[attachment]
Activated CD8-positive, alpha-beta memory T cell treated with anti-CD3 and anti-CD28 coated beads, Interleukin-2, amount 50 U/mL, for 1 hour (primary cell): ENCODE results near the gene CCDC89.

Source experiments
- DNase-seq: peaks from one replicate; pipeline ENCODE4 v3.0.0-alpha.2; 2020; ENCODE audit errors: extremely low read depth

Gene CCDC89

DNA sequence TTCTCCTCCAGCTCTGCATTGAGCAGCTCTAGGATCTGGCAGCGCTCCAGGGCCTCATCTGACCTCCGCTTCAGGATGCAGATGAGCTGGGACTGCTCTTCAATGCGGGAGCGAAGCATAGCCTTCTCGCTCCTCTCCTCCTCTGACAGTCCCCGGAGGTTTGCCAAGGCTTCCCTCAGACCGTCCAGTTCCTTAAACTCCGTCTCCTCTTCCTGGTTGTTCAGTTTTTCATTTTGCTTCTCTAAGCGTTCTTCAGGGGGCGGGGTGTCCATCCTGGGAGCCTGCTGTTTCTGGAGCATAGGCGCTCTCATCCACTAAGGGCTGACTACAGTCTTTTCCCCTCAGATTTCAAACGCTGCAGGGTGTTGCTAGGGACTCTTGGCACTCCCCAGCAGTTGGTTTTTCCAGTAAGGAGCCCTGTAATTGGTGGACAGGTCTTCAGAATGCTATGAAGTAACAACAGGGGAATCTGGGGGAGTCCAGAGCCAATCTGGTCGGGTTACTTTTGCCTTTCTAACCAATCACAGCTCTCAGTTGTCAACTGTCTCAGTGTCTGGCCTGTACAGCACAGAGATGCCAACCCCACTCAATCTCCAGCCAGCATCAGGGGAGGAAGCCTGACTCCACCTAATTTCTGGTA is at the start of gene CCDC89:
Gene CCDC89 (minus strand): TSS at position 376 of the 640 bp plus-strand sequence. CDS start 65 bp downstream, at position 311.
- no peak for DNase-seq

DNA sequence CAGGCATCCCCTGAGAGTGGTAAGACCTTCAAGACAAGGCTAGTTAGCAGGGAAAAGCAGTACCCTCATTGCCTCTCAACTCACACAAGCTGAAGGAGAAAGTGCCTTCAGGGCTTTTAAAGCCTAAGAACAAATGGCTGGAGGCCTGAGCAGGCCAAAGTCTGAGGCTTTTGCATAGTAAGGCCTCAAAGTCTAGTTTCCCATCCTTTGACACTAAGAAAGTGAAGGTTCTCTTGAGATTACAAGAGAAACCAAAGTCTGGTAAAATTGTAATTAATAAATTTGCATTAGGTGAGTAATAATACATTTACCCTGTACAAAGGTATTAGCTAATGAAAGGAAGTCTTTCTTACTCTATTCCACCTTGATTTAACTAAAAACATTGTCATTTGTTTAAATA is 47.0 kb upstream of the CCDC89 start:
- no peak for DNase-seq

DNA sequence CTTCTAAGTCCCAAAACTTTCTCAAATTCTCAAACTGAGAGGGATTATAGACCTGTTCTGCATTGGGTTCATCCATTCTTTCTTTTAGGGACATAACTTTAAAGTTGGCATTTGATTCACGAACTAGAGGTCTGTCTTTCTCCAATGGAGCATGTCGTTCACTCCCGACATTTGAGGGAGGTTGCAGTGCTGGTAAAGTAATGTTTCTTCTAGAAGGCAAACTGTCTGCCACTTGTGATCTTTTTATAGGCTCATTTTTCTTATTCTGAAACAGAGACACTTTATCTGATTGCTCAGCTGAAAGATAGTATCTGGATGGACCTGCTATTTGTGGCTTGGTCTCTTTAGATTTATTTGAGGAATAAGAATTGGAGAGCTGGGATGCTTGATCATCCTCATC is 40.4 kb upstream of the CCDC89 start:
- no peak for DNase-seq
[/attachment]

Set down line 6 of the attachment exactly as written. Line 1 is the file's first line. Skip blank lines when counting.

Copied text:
Gene CCDC89 (minus strand): TSS at position 376 of the 640 bp plus-strand sequence. CDS start 65 bp downstream, at position 311.